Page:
Publication Details

Category Text Publication
Reference Category Journals
DOI 10.1029/2022WR032129
Licence creative commons licence
Title (Primary) Hydrologic turnover matters – gross gains and losses of six first‐order streams across contrasting landscapes and flow regimes
Author Jähkel, A. ORCID logo ; Graeber, D.; Fleckenstein, J.H.; Schmidt, C.
Source Titel Water Resources Research
Year 2022
Department ASAM; HDG
Volume 58
Issue 7
Page From e2022WR032129
Language englisch
Topic T5 Future Landscapes
Keywords gross gain and loss; hydrologic turnover; headwater streams; reach scale; losing streams; land use

Gross gains and losses of stream water and the consequent hydrologic turnover may modify the composition of stream water and drive in-stream ecological functioning. We evaluated over 500 breakthrough curves of conservative tracer additions to analyse the channel water balance resulting in gross gains and losses, net exchange, and hydrologic turnover. During the hydrological year 2019, seven tracer experiments have been carried out in six first-order streams along 400 m study reaches. All streams are located in the Holtemme catchment (Central Germany) with three each dominated by forested and agricultural land use.

Four of the six streams were characterized by net-losing conditions. The overall median of gross exchange was five times higher than net exchange. On average, subsurface gains replaced 50% of the original stream water over less than one kilometer of stream length. We even observed cases where over 95% of the stream water turned over within 100 m. Gross exchange was relatively higher in forested than in agricultural streams. Patterns of exchange in the forested streams persisted spatially and were temporally independent of streamflow, whereas in the agricultural ones, variable spatial patterns and streamflow dependence occurred. Overall, moderate flow coincided with highest relative gross exchange. Our results support previous findings that in-stream solute concentrations could heavily depend on location and magnitude of gains and losses. Gross exchange embodies a permanent but variable control of downstream solute concentrations interacting with the signal of biogeochemical activity. We highlight the importance to include reach-scale hydrological processes in studies on nutrient spiraling.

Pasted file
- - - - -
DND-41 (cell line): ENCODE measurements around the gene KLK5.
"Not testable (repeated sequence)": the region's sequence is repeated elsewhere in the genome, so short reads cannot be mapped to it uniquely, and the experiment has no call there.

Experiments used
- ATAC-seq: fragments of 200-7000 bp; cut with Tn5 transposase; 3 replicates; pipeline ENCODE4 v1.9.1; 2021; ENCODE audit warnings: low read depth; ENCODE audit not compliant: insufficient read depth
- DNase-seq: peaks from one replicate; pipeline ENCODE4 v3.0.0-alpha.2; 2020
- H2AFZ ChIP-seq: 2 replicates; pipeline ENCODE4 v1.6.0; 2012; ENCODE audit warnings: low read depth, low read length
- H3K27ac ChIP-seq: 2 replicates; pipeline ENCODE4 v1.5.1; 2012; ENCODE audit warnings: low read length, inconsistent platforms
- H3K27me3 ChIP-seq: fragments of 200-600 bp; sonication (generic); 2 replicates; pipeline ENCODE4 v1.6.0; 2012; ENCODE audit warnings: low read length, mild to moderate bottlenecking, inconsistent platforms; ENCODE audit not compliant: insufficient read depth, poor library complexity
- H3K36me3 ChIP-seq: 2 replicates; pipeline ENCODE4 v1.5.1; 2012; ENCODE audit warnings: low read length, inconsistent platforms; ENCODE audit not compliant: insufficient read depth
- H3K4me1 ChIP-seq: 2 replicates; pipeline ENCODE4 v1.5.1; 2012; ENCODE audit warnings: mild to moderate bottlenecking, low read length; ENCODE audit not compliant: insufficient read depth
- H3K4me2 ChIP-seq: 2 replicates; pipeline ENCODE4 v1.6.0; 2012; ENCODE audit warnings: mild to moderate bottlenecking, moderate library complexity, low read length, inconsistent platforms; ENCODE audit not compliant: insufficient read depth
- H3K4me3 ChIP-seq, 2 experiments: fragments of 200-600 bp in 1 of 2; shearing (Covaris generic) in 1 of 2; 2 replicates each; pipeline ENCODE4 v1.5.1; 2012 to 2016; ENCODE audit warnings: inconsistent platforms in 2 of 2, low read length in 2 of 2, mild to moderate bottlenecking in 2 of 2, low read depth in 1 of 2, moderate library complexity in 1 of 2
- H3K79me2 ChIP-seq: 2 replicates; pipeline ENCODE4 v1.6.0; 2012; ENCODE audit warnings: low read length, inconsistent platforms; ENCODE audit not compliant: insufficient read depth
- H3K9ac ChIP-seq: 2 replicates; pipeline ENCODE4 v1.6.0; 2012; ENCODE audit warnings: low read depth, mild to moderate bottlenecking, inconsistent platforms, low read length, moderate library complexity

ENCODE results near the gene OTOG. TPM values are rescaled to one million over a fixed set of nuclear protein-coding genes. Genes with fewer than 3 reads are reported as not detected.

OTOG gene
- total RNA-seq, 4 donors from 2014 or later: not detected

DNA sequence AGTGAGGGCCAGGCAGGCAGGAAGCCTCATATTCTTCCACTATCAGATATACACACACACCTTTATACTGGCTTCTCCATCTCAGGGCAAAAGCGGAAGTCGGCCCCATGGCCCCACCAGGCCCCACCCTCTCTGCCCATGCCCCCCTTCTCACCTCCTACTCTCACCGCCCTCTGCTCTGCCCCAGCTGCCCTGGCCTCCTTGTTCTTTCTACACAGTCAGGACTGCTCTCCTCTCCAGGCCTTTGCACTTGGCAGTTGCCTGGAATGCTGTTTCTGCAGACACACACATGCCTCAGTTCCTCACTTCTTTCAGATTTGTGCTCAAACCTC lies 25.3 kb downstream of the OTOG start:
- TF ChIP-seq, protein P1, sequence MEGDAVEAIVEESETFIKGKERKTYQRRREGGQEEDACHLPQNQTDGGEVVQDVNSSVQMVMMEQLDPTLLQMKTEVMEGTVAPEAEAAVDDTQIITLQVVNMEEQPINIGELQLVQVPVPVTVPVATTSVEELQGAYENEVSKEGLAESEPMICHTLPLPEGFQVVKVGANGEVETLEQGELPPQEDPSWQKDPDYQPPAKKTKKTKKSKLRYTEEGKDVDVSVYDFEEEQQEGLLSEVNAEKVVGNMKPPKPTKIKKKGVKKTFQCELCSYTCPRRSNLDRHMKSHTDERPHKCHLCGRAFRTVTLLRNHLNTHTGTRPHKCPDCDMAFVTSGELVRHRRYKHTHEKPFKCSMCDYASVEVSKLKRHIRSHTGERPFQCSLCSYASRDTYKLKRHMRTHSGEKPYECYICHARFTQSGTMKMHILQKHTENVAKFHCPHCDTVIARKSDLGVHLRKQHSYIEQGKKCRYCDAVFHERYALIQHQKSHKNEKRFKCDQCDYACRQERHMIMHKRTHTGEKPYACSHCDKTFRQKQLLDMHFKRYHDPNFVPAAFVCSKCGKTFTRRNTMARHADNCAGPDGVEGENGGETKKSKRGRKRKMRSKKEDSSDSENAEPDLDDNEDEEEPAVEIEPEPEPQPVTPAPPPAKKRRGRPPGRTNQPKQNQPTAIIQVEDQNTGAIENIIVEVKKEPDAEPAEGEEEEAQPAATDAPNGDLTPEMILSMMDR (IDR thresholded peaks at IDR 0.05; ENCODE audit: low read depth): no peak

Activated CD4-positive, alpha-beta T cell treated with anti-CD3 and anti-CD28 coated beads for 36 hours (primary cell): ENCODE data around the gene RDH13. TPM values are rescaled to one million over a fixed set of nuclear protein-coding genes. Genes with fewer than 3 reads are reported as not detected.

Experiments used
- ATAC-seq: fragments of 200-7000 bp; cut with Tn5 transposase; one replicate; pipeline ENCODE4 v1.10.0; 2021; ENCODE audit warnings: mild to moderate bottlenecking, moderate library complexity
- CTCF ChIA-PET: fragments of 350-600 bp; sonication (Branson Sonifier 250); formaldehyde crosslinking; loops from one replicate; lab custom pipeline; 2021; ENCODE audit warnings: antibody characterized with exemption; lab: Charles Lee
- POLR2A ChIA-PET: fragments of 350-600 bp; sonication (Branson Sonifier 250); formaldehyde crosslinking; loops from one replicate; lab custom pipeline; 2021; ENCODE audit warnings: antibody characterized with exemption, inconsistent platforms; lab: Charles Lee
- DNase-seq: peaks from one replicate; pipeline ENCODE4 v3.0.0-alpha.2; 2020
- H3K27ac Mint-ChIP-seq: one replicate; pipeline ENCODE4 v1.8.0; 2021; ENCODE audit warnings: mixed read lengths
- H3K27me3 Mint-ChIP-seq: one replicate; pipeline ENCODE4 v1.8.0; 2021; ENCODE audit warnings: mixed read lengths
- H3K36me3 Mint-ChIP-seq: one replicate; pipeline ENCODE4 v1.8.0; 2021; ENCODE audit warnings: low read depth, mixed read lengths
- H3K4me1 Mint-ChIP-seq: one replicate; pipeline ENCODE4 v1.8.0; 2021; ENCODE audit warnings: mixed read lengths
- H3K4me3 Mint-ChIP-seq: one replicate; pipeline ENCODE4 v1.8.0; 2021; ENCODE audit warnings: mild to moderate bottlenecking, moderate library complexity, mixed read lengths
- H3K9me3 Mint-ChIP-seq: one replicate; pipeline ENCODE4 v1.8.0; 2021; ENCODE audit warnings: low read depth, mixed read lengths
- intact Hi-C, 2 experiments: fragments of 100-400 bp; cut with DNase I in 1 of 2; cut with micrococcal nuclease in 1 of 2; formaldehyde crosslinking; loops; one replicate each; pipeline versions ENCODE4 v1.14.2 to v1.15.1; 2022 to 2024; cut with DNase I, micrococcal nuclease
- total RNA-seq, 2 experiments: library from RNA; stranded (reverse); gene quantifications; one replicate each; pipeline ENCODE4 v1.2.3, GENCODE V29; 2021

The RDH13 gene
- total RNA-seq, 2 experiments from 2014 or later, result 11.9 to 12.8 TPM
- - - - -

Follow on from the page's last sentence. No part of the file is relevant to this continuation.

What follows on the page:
Persistent UFZ Identifier
Jähkel, A., Graeber, D., Fleckenstein, J.H., Schmidt, C. (2022):
Hydrologic turnover matters – gross gains and losses of six first‐order streams across contrasting landscapes and flow regimes
Water Resour. Res. 58 (7), e2022WR032129 10.1029/2022WR032129